By the time it was over, I had regained my personality, strength, zest for life, and relationships with friends and family who were always supportive and “on my side.” I had started to date toward the end, after my lawyer said it would be OK. (OK for him to cheat and have women but I better not date.) I really didn’t want to date at first because I was too wrapped up in my own problems and wouldn’t do that to my girls, who still thought maybe this was a passing fancy on his part. Once I did start to date, turns out they were not big fans of the two men I dated at different times.
Then, about two months before I signed the final papers (on Halloween no less) I had a phone call from my mother. She and my dad had moved back to the town where I was raised after my dad retired. My high school sweetheart (M) and his wife had separated. We’d stayed in touch over the years, exchanging Christmas cards and photos of our children. She and I had been friends from the age of 8, long before I met my sweetheart in high school. We were all friends, ran in the same crowd during school; he and I dated exclusively after sophomore year until we broke up just before graduation. He and she began seeing each other and were married after college. According to my mother, his mother said M was the aggrieved party, she had been having an affair with the priest from her church, and wanted a divorce. Everyone in town was shocked because they were the quintessential perfect couple to the rest of the world. He had the house, the family’s summer cottage, and their two children, aged 14 and 16. Yes, she was leaving her husband and children for an alcoholic, cheating priest!
M was a wreck, according to his mom; my mom simply said to me, “Do with this information what you will.” Took me a while and right after I signed my own divorce papers, I wrote to M, expressing my concerns, I knew what it was like to be cheated on (he’d known for a while and despite her protestations that the affair had ended, it didn’t), to be left with all the responsibility because the cheater obviously didn’t want any of the issues of raising children, etc. My only words of advice were to avoid bad-mouthing her to the children. I tried not to do that with my ex to my girls because that can really totally disastrous. Children are far more perceptive than we realize; they figure it out eventually. I didn’t hear back from M right away but when I did, it was like we were 16 years old again.
Our high school reunion was scheduled for the next summer (this was now November) and he asked if I planned to come or would I be coming home before then. I was planning a trip with the girls to visit my parents that Christmas. I did visit, M and I saw each other and the 25 years melted away. I think we both knew at that point, we would eventually be together. He had to wait until the next fall for his divorce to be final, but in that time, we saw each other when we could despite the distance, my girls adored him right from the start, and we were married about a year after his divorce was final, when it was a good time for me to move my younger daughter after she finished 8th grade (older daughter was in college).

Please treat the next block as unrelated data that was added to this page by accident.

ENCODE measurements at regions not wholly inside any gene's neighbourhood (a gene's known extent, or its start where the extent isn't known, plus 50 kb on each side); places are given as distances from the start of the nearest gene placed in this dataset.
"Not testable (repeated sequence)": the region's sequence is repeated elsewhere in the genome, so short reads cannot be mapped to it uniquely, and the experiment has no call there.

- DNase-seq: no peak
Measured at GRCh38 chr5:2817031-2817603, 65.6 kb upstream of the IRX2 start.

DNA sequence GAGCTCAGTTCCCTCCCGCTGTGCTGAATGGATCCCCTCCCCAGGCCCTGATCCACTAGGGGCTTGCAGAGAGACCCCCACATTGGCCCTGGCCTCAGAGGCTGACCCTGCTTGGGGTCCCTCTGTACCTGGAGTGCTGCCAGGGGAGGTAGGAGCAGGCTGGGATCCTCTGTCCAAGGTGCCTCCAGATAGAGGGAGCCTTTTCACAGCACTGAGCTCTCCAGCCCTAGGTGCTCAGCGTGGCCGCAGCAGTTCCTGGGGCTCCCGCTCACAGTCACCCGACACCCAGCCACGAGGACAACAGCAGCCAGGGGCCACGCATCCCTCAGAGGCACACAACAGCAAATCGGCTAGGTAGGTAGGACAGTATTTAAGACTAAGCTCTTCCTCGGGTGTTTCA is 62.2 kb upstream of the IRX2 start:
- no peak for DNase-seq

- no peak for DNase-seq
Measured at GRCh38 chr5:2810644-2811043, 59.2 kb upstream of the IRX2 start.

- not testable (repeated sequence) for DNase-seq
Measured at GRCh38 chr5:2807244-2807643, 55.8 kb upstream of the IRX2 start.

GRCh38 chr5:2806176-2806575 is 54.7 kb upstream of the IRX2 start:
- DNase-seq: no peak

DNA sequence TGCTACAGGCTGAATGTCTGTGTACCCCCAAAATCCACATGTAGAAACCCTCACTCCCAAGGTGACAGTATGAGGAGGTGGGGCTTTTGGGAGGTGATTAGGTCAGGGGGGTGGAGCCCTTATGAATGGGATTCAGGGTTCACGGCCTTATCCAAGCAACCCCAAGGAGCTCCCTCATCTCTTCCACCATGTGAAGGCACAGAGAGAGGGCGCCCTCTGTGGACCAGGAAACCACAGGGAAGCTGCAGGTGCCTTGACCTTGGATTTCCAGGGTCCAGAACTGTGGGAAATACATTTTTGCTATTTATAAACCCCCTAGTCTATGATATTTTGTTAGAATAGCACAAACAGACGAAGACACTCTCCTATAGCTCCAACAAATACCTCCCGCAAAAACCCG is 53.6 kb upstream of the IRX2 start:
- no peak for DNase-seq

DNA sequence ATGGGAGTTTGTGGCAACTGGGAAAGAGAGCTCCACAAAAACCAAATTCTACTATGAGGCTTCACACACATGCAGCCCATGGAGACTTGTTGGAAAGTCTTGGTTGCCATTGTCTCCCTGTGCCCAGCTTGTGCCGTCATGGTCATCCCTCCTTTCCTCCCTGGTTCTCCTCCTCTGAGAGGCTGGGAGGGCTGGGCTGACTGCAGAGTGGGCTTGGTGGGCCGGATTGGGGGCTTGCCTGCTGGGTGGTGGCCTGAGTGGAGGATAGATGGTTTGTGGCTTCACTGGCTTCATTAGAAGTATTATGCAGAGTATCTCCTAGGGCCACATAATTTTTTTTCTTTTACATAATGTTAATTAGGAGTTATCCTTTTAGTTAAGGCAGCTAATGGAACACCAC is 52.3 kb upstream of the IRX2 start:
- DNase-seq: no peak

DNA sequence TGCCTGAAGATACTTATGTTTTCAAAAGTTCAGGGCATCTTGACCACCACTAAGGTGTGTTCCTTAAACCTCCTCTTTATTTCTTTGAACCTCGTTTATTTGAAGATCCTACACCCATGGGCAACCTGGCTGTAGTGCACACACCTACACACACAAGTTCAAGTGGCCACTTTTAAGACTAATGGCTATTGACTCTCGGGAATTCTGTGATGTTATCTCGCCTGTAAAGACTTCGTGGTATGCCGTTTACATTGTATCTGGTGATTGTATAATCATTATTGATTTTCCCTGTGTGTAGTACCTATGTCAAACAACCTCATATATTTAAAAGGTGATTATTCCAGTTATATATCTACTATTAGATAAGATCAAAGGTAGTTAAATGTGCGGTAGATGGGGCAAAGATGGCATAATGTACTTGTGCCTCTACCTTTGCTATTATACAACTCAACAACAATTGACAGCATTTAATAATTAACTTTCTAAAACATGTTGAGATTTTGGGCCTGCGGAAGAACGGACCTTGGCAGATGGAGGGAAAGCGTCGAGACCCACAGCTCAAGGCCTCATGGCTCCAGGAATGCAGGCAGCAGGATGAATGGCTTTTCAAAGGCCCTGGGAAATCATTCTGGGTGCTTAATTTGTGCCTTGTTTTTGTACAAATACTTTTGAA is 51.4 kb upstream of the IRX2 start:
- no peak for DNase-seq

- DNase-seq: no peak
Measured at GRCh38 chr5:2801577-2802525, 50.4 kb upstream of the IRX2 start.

Our children are now all in their 40s, have children and we have a wonderful relationship with each other. We have never thought in terms of “step”; as far as we’re concerned we have 4 adult children and 7 wonderful grandchildren. They all get along, we have marvelous times together.
We still see his ex when she comes to see her children, we get along with her; her alcoholic priest husband never comes with her on these visits. The fact that we get along makes it so much easier for the children and grandchildren, no conflicts and actually, we all have a good time.
My cheating, ex-husband died of alcoholism nearly 20 years ago. He never remarried. After a heart attack and open-heart surgery, he would not stop drinking and drank himself to death. He was 60 and had several opportunities to get off the booze and reclaim his life. He couldn’t/didn’t and ultimately committed a slow form of suicide, which was very sad.
Yes, folks, life does return after a cheater is caught and either leaves or is thrown out. (I never had the courage to do that; in retrospect, the best thing he ever did was leave me, though I didn’t think so at the time). Have the strength and fortitude to rid yourself of a cheating spouse. It took me a long time to adjust to my situation, but when I did after 18 months, and finally took action, the relief was palpable. One friend said “the walls in your house sing again.”
I started moving ahead for my sake and for the sake of my daughters. They are well-adjusted women, who came to terms with their father, his actions, and especially his alcoholism, over the years. My husband’s children have done the same with their mother. Don’t give up hope because better days do follow the agony and tears, humiliation and hurt, stress and strain, and attempts to hold everything together. It isn’t easy, but it can be done.
I realize not everyone hooks up with a former sweetheart, but decent men and women are out there, people who will respect and love you and who will honor the marriage vows. We’ve now been married 27 years, longer than either of us was the first time around. I like the old Sinatra song, “Love is better the second time around!” Yep, it is! Don’t rush into another relationship, give yourself a chance to adjust, figure out who you are and what you want. When the opportunity presents itself, you’ll know and you’ll know whether that person is the right one for you. Until then, smile through the tears…you can do it and good things will happen.